Companies need to break down the silos that are impeding their customers. The more silos a company has, the more places there are where someone can drop the ball. Communication across lines doesn’t just help the customer. It makes the business run smother and enhances innovation by applying ideas from other areas. It is a strategic advantage when you can cross pollinate ideas, build teams across departments, and service your clients wherever they may be.

Not Costing Money Isn’t The Same As Free

Not Costing Money Isn’t The Same As Free

Customer, Featured

financeMany companies have free offers. Many of them aren’t really free. The rise of the term BOGO (buy one get one) is an example. Since you have to buy something it isn’t free. Some offers don’t cost you any money, but that doesn’t make them free.

One of the most notable offenders is Ambit Energy. If you’re not familiar with the company, they are an electricity supplier that sells energy is several states where you are not required to buy from your local utility. Ambit’s sales pitch is that you can get free energy. It isn’t really free though. They provide the energy in exchange for you selling their services. If you sell their energy, instead of paying you a commission or a salary they take the money off your electric bill, giving you “free” energy.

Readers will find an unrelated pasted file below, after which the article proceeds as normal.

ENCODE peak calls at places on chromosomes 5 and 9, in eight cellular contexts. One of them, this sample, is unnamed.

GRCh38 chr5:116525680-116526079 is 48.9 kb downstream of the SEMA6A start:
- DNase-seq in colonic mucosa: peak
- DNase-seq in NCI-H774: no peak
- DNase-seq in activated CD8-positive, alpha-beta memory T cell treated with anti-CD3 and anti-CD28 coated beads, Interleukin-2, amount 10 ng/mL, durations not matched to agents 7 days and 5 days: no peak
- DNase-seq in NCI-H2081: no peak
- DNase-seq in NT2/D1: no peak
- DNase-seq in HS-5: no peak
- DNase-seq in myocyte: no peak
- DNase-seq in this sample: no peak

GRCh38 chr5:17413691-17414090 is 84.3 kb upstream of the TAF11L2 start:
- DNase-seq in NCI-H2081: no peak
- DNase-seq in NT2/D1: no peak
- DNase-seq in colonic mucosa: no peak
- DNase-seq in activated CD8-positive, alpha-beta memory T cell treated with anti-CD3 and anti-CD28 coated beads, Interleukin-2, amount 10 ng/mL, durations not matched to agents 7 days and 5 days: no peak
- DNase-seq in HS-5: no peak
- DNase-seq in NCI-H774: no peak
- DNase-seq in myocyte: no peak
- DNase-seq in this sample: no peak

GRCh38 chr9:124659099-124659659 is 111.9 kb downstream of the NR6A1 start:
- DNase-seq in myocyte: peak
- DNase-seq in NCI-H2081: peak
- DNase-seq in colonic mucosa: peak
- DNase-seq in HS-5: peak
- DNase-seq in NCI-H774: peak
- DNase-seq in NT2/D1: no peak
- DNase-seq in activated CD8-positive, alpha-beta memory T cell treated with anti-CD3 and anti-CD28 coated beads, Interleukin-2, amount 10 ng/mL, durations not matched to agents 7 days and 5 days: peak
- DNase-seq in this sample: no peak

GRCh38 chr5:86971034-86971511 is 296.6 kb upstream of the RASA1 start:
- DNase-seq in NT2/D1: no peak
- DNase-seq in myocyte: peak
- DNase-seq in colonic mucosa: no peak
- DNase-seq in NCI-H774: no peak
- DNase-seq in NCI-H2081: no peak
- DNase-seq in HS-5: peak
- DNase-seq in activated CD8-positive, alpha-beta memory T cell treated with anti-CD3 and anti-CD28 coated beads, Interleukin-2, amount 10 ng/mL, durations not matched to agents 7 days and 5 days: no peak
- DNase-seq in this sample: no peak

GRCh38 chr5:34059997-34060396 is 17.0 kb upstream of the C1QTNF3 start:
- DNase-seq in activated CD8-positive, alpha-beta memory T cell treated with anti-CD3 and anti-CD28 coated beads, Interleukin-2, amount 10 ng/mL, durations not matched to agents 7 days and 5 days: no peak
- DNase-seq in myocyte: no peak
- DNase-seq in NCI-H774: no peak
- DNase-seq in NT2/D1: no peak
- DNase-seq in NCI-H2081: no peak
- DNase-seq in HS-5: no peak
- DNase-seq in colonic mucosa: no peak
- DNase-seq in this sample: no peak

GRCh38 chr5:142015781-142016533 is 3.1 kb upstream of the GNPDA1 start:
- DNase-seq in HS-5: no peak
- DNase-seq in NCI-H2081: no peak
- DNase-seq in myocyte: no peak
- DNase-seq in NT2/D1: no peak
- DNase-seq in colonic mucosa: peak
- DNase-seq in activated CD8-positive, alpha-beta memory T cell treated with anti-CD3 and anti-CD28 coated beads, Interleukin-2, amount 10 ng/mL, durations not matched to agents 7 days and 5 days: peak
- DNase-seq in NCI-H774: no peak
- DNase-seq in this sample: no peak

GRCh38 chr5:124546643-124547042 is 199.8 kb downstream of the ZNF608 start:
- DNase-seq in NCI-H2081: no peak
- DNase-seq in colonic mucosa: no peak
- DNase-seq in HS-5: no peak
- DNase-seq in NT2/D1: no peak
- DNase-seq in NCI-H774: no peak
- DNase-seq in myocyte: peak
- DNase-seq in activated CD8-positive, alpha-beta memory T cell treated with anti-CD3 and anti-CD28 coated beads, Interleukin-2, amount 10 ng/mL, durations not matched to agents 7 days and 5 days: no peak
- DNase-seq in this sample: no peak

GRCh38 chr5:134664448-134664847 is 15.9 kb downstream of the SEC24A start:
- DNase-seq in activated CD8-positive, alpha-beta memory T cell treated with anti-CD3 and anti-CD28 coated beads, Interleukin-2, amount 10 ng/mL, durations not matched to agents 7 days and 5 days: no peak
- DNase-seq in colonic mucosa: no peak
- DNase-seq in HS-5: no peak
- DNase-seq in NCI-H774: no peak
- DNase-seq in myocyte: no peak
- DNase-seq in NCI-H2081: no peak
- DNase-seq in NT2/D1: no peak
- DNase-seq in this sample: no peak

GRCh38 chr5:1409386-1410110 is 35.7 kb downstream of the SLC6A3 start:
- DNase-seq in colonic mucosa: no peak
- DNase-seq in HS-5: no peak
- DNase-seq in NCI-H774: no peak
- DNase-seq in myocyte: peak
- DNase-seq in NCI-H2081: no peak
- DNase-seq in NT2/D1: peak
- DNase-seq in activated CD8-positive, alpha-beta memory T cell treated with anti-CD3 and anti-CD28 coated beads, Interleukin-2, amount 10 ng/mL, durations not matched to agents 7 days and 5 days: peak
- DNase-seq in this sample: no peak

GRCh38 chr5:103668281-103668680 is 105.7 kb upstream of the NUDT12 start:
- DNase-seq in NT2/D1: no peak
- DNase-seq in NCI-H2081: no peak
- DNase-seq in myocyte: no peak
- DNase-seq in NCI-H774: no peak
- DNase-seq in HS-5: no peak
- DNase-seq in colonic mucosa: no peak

Before jumping into a free offer, make sure you know what the real cost is.

Lessons From A Campaign

Lessons From A Campaign

Customer, Featured, Improvement

electionsNo matter how you feel about the 2016 presidential campaign and its outcomes, there are some lessons that businesspeople can take from it.

Don’t Assume Your Customers Are Loyal: One of the things that contributed to Hillary’s loss was that she assumed traditionally Democratic states would continue to vote Democrat. Wisconsin switched to vote Republican in part because Hillary ignored the state and didn’t visit once during the general campaign. If you don’t pay attention to your customers, they will leave.

Your Customer’s Goals Matter More Than Yours: Customers will stay with you as long as you are helping them do what they want. Hillary publicly stated that her energy policies would shut down the coal industry. This cost her Ohio and western Pennsylvania which rely on that industry. Once they knew she was not going to help them, they left her base.